Fertilize Wisely

By National Gardening Association Editors


Lake Champlain International

Every summer across the country, algae blooms, large mats of smelly and sometimes toxic algae, deplete oxygen in the water of lakes and rivers, killing fish; close beaches; and have been known to make people ill and harm pets. Algae blooms are fed by excessive phosphorus in runoff from our lawns and farms where we sometimes over-fertilize grass and crops.

To help prevent these unsafe algae blooms, use lawn fertilizers only when they're needed. A simple soil test can tell you exactly which nutrients your lawn needs, if any. For example, often your lawn's soil already contains enough phosphorous for grass to be healthy. Adding more will just cause this nutrient to runoff into the watershed. Instead use a lawn fertilizer without phosphorus (the middle number in the fertilizer analysis will be zero). A little change can go a long way for clean water!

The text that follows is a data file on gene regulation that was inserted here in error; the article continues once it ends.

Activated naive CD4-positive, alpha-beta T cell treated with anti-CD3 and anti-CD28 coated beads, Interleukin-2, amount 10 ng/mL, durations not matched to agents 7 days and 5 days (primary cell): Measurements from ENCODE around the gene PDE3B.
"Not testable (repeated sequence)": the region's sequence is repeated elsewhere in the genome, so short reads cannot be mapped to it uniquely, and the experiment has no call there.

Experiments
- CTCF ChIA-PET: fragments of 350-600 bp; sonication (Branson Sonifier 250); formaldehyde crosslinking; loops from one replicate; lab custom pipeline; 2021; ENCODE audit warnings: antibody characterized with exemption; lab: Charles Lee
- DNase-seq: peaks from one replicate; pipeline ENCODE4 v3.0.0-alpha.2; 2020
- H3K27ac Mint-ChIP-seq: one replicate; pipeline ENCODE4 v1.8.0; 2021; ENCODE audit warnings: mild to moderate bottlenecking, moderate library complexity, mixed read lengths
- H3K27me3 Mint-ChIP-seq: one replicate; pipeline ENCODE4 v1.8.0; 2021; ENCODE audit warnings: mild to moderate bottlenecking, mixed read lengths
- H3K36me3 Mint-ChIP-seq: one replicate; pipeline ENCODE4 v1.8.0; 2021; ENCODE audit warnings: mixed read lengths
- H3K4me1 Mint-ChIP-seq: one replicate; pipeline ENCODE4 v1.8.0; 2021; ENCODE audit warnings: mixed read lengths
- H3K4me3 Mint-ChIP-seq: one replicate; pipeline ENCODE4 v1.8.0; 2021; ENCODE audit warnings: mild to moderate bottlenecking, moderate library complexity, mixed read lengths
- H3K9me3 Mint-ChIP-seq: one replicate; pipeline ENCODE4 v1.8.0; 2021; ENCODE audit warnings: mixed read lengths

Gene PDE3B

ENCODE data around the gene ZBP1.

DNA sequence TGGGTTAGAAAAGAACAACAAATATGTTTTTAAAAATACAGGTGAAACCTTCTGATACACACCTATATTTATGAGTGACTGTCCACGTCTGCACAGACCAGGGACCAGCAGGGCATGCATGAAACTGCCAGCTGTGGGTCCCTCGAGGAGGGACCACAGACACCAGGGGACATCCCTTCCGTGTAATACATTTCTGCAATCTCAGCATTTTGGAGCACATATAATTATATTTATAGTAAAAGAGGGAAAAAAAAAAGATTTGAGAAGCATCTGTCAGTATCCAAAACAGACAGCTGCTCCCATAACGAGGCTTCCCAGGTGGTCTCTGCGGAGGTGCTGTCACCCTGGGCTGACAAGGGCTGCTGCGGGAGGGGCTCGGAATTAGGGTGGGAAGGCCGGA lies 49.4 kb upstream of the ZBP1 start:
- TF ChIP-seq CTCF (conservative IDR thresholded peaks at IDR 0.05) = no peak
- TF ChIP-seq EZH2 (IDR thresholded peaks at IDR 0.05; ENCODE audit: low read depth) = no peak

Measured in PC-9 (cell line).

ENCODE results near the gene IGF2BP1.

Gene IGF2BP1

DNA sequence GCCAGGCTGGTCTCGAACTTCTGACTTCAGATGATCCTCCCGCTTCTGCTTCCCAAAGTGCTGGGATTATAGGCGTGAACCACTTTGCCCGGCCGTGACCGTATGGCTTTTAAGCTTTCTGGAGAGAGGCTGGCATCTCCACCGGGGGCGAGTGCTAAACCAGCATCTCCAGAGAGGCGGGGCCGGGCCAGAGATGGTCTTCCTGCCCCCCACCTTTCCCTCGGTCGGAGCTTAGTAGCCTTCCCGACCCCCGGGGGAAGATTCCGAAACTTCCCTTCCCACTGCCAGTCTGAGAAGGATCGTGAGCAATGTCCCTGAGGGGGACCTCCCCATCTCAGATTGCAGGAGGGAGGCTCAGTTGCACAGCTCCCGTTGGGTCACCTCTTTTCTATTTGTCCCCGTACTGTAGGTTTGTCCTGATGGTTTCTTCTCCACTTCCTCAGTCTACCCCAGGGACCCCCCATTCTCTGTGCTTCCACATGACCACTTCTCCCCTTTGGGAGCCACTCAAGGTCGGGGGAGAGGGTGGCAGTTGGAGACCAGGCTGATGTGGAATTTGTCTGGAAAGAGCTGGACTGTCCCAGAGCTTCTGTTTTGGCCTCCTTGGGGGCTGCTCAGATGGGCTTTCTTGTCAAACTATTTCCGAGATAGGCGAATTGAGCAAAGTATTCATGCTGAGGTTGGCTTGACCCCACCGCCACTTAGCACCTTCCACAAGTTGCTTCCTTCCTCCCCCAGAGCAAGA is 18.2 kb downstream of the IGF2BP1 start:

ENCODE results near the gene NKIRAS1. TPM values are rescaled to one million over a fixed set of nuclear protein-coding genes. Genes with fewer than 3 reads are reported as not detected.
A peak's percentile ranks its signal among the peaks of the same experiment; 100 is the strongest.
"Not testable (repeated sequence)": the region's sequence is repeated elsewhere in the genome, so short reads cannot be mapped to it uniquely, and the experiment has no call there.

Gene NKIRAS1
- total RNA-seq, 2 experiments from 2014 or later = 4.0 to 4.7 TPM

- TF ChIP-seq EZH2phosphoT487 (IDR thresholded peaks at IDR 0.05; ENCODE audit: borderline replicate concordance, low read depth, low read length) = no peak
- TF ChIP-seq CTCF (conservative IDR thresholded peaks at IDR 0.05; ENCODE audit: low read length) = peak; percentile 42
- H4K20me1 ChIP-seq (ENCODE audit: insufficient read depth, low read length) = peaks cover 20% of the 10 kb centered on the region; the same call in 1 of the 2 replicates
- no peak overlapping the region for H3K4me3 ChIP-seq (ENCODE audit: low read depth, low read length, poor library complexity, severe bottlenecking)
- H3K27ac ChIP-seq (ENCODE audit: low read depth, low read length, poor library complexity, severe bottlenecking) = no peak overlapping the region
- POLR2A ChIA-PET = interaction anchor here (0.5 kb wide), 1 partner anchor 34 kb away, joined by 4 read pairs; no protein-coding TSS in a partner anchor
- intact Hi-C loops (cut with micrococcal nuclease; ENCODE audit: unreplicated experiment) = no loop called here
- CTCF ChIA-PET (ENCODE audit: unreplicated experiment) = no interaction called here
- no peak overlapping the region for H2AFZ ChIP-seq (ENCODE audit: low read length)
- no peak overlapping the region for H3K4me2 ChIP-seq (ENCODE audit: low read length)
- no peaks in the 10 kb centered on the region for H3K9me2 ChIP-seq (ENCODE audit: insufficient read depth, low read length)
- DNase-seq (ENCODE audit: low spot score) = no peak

From our friends at Lake Champlain International, the water quality experts. More tips at www.mychamplain.net.

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